In 1884, a light was commissioned for the east end of the Delaware Breakwater. The light was built to replace the Cape Henlopen Beacon, which was rapidly deteriorating at the time and was discontinued later that same year. Construction began in 1885 and a temporary light placed on a wooden frame was placed near the building site during the process. The foundation of the tower was embedded into the breakwater. The iron structure, which was listed at 56 feet tall as of 1914, was completed later that year on October 2. The tower was fitted with a fourth-order Fresnel lens and also included one red sector in order to warn vessels approaching the nearby Hen and Chickens Shoal. A fog signal was installed about a month later. During the following year a wharf and oil house were built and completed at the site.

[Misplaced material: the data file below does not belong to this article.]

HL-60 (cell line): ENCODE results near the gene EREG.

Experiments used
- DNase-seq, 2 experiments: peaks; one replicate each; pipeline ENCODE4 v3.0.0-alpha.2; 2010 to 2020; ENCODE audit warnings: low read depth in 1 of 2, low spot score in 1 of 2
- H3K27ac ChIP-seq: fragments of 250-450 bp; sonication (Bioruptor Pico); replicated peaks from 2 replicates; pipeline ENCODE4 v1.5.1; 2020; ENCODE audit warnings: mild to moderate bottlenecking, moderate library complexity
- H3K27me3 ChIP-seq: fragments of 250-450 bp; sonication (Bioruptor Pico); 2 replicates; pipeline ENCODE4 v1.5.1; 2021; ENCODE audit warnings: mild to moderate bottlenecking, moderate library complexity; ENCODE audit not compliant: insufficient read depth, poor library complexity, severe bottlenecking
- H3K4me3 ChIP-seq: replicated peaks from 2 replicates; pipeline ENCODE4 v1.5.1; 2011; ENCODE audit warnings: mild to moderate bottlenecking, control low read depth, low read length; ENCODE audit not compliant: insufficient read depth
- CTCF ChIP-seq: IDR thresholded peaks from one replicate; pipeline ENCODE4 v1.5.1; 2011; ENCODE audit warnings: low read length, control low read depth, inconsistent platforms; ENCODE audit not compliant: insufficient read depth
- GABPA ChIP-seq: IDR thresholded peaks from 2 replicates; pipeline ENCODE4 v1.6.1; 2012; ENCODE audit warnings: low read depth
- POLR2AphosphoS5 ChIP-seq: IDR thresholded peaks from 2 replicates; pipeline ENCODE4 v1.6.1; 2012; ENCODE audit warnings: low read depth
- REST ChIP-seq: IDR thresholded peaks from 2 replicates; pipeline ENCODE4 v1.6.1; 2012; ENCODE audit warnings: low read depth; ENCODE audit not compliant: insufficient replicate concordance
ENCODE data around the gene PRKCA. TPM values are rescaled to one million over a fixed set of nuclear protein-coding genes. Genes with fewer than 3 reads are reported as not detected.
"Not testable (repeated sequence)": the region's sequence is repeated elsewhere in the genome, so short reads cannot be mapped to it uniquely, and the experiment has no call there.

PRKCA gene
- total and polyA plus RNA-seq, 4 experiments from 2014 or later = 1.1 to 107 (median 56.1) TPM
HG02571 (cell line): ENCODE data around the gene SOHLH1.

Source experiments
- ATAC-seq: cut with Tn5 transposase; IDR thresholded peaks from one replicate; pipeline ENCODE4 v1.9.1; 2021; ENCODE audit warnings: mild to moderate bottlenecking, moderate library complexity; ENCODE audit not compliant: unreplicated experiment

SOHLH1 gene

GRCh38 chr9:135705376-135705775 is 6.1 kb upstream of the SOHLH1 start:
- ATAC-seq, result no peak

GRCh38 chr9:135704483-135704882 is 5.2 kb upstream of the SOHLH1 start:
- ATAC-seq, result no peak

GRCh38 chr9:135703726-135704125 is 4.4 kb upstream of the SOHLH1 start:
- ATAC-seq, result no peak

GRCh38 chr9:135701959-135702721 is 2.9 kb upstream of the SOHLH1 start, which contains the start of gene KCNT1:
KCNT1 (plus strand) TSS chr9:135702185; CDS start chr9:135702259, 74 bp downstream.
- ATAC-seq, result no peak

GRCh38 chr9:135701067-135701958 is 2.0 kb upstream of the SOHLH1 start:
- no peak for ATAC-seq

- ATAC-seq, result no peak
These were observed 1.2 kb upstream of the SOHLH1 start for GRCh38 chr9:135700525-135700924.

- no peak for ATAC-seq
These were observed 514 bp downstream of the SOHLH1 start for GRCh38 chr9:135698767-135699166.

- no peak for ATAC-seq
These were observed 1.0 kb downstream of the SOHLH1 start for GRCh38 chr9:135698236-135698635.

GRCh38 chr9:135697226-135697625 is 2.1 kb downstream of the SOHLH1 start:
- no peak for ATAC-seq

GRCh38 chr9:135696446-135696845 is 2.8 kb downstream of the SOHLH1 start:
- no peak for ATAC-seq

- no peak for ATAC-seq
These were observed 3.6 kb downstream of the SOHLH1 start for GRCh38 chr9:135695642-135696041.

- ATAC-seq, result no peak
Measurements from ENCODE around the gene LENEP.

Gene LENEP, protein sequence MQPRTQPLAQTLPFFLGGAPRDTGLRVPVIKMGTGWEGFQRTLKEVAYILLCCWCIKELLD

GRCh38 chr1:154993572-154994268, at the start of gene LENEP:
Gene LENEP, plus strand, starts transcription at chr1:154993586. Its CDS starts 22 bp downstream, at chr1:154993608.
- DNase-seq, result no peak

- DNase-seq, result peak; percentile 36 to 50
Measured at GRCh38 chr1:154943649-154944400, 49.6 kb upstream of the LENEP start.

Shortly after its creation that tower was tested in the severe winds of the Great Blizzard of 1888. In 1903, the light replaced the discontinued Delaware Breakwater West End Light as the front range for the Delaware Breakwater, though the original Delaware Breakwater Rear Range Light continued to serve as the rear range until 1918, when it too was discontinued. The light was finally automated on July 11, 1950. Life at the lighthouse was also said to be quite difficult. The tower was small, with the exterior diameter measuring only 22 feet at the base and 18 feet at the watch level. In addition, the constant heavy fog at Cape Henlopen meant that the fog signal was almost constantly blaring. From July 1, 1896 to June 30, 1897, the fog signal operated for 400 hours. The following year, the signal operated for 440 hours. Not long after, the lighthouse record was set in 1905 when the signal was used for an astounding 645 hours.
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By: adrbr


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